Robert Pruden rests today in Fort Snelling National Cemetery, Minneapolis, MN. The descendant of his Vietnam Era unit, the 75th Ranger Regiment (Airborne), is a key component today of our special operations forces for the War on Terror. We are forever thankful for the courage of men like Robert Pruden, and all those who serve or have served with the Rangers.

Monday, November 28, 2011

TFH 11/28: Staff Sergeant Robert S. Kennemore, USMC

On November 27, 1950 the Battle of Chosin Reservoir began. During the opening phases of the battle, one United States Marine sacrificed his body to protect the lives of his comrades. This Marine, a veteran of Guadalcanal during World War II, was Robert S. Kennemore.

From Medal of Honor Citations for the Korean War:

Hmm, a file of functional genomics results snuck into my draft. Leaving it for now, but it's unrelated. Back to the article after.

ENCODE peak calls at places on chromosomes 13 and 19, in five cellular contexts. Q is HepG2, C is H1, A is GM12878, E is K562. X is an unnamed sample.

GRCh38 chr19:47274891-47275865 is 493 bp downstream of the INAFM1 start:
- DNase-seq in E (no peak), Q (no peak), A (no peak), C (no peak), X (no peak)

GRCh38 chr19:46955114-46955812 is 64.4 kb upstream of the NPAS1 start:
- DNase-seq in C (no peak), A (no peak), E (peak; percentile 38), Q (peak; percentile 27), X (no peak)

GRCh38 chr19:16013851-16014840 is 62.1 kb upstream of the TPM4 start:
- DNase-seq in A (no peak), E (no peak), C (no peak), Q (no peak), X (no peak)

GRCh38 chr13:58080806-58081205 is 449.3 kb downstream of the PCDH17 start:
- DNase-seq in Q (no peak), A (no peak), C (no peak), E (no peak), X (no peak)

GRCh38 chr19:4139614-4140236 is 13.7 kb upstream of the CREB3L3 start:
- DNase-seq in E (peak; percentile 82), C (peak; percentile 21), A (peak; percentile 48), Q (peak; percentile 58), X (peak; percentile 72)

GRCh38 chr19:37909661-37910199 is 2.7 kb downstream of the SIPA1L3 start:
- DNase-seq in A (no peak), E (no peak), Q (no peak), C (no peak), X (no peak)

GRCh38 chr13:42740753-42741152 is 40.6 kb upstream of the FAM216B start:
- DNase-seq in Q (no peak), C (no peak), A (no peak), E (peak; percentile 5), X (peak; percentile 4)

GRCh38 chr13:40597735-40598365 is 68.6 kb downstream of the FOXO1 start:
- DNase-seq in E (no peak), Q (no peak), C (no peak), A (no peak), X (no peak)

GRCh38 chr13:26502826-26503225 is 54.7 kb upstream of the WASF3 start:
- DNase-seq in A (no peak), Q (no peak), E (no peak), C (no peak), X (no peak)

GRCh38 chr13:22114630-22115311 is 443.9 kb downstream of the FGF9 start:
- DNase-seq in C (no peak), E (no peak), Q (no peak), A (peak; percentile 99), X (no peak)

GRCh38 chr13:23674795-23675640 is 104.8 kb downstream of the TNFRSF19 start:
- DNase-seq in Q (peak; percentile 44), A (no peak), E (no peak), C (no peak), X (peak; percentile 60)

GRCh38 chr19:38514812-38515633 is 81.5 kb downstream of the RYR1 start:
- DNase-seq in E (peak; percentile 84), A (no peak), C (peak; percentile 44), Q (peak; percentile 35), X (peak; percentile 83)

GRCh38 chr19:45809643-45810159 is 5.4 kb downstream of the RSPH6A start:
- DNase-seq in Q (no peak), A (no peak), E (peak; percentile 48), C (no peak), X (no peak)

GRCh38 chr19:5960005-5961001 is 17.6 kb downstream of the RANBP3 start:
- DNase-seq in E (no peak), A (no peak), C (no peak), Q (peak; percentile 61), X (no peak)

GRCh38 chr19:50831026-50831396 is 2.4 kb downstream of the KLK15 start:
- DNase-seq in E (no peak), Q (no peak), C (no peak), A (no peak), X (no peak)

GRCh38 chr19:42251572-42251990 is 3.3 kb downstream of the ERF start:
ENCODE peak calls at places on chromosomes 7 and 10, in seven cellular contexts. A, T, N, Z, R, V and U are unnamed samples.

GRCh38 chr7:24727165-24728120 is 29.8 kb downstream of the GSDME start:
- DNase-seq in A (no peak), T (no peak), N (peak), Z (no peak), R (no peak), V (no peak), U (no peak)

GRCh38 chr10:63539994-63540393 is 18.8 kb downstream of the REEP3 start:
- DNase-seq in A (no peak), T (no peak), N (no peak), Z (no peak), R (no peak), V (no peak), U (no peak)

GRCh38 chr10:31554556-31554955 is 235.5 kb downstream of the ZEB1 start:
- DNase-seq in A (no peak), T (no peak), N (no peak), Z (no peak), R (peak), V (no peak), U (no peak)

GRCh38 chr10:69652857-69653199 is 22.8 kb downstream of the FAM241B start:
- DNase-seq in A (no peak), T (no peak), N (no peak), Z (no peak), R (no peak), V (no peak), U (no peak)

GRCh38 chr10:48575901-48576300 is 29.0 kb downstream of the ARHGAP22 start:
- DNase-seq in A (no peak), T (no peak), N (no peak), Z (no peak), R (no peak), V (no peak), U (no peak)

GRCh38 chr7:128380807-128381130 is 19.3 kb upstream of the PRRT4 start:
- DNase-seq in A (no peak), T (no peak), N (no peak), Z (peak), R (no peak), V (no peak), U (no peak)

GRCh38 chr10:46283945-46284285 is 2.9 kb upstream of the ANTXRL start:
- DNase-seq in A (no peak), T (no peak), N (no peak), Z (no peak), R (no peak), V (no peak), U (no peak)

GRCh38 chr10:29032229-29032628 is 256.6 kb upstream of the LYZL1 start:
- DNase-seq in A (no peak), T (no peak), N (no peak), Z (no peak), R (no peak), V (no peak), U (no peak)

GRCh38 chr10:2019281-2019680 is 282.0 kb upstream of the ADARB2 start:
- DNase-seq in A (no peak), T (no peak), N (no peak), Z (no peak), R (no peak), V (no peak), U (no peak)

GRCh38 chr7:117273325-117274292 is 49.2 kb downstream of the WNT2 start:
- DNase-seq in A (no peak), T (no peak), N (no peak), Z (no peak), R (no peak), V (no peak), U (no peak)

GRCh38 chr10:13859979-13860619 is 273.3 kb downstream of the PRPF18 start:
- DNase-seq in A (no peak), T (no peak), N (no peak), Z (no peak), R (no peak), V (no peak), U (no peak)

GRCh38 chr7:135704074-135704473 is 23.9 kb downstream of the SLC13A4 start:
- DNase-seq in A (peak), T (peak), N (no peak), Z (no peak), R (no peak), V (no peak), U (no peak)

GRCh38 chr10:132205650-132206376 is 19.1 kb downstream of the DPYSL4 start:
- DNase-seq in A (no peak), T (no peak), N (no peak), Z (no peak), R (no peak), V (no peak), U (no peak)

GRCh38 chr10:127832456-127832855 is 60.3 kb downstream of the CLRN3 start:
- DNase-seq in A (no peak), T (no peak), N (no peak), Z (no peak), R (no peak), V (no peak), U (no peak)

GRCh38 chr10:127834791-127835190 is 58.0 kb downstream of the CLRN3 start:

Rank and organization: Staff Sergeant, U.S. Marine Corps, Company E, 2d Battalion, 7th Marines, 1st Marine Division ( Rein ). Place and date: North of Yudam-ni, Korea, 27 and 28 November 1950. Entered service at: Greenville, S.C. Born: 21 June 1920, Greenville, S.C. Citation: For conspicuous gallantry and intrepidity at the risk of his life above and beyond the call of duty as leader of a machine gun section in Company E, in action against enemy aggressor forces. With the company's defensive perimeter overrun by a numerically superior hostile force during a savage night attack north of Yudam-ni and his platoon commander seriously wounded, S/Sgt. Kennemore unhesitatingly assumed command, quickly reorganized the unit and directed the men in consolidating the position. When an enemy grenade landed in the midst of a machine gun squad, he bravely placed his foot on the missile and, in the face of almost certain death, personally absorbed the full force of the explosion to prevent injury to his fellow marines. By his indomitable courage, outstanding leadership and selfless efforts in behalf of his comrades, S/Sgt. Kennemore was greatly instrumental in driving the enemy from the area and upheld the highest traditions of the U.S. Naval Service.